Physicians, patient advocates and volunteers launch an online campaign for more “medical” emoji to approved by UNICODE
by Pisana Ferrari – cApStAn Ambassador to the Global Village
A coalition of physicians, scientific societies, patient advocates and volunteers in the US has recently launched an online campaign for more “medical” emoji to be approved by UNICODE. Its members make the case that a more comprehensive set of medical emoji could improve patient-doctor communication and have significant benefits for patients. How? The range of uses for emoji in medicine is wide, they say, starting with patients who speak a different language and/or have limited health literacy. The use of emoji could make it easier for these patients to understand their condition, describe symptoms and follow treatment instructions. Emoji could also be useful in treating children with still-developing language skills and patients with disabilities that affect their capacity to communicate. For diseases that are stigmatized the use of emoji, which are “non-judgmental” symbols, could help to normalize conversations, and for preventable diseases, they could contribute to raising awareness of the need for screening. Emoji are a “universal visual language”, say the members of the Medical Emoji coalition and “this is an opportunity to promote tolerance, inclusion and education about medical organs in a modern, accessible, and international way”. The introduction of new medical emoji has been endorsed by a number of scientific societies (e.g. the US, Canadian and International societies for Nephrology and the American Gastroenterological Association) as well as patient advocacy groups (e.g. AAKP, the American Association of Kidney Patients). The AAKP make the case that a kidney emoji could drive greater patient engagement and interaction both within the US and across the globe.
New candidates for UNICODE approval
A number of medical emoji have been approved in past years and are available on most user keyboards. These include emoji for the brain, heart and lungs, for syringes, X-rays, pills, thermometers, stethoscopes and adhesive bandages. A broader variety of medical emoji are necessary for true representation, say the campiagners, who have put forward a list of ten candidates for UNICODE approval: four additional human organ emoji (stomach, liver, kidney, intestine) and emoji for the spine, white blood cells, blood bags, pill packs, weight scales, the EKG.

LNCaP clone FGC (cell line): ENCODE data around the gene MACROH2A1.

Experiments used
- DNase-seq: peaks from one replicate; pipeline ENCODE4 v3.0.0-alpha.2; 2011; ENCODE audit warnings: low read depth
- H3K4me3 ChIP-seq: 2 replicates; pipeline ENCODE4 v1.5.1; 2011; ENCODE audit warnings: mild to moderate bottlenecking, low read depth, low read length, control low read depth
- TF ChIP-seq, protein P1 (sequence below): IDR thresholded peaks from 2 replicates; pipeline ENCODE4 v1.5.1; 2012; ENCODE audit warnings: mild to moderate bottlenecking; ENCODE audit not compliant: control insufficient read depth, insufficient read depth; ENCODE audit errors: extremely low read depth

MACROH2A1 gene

Rationale behind the proposed emoji
The MedicalEmoji.org website explains that the new emoji can help raise awareness of global health issues affecting vital organs such as as the kidneys, colon and liver, and represent an opportunity to discuss preventive medicine. The weight scale and pill pack can be used respectively in conversations around obesity and substance abuse. Due to the growing need for blood donation, the blood bag emoji can help hematologists and medical professionals disseminate understanding of blood and its components to the general public.
How likely is the campaign to succeed?
Jennifer 8. Lee is one of the leaders of the campaign, is Vice-Chair of the UNICODE Emoji Subcommittee, and co-founder of Emojination, an organization that advocates for more inclusive and representative emoji. She recognizes that whereas the brain, heart, and lung emoji were all approved the other human organs are” less recognizable” and don’t have as much “demand”. If medical organizations established a set of important potential emoji and pushed for them to be added, she says, then they might have more luck.
How many is too many emoji?
Improving representation and inclusivity in emoji design is a noble endeavour, of course, and a lot of progress has been made in this respect in past years (see our articles on this topic at the links below), but where do you draw the line? There are already over 3,600 UNICODE-approved emoji and about 70-100 new ones are added each year. And, in any case, no matter how many more are added, it will never be possible to represent “the entire gamut of human experience”, as academic and acclaimed author Ian Bogost has noted.
Representation at the price of “universality”?
The increased selection of emoji affects their flexibility to stand for something bigger and risks eroding their “universality”, says Bogost. Shigetaka Kurita, the Japanese designer who created the first set of emoji in 1999, is quoted in an interview for the CNN as saying that he envisioned emoji as ideograms to represent broad ideas. “Contemporary emoji aren’t really emoji,” he says. “Instead, the majority of them are simply pictures, I think. Because it makes inputting them difficult, there might also now be too many. Doesn’t there seem to be an increase in the kind of emoji that someone might use only once?”
Emoji For the Medical Community https://medicalemoji.org/
Medical emoji petition, Rare Revolution Magazine on LinkedIn, March 12, 2022
“A doctor’s quest for more organ emoji”, Kait Sanchez, The Verge, September 13, 2021
“Emoji Power. A new way for patients, doctors to communicate”, Randy Young, MGH News and Public Affairs, September 9, 2021
“Shigetaka Kurita: The man who invented emoji”, Jacopo Prisco, CNN, May 23, 2018
See also our blog articles on this topic
Photo credit: MedicalEmoji.org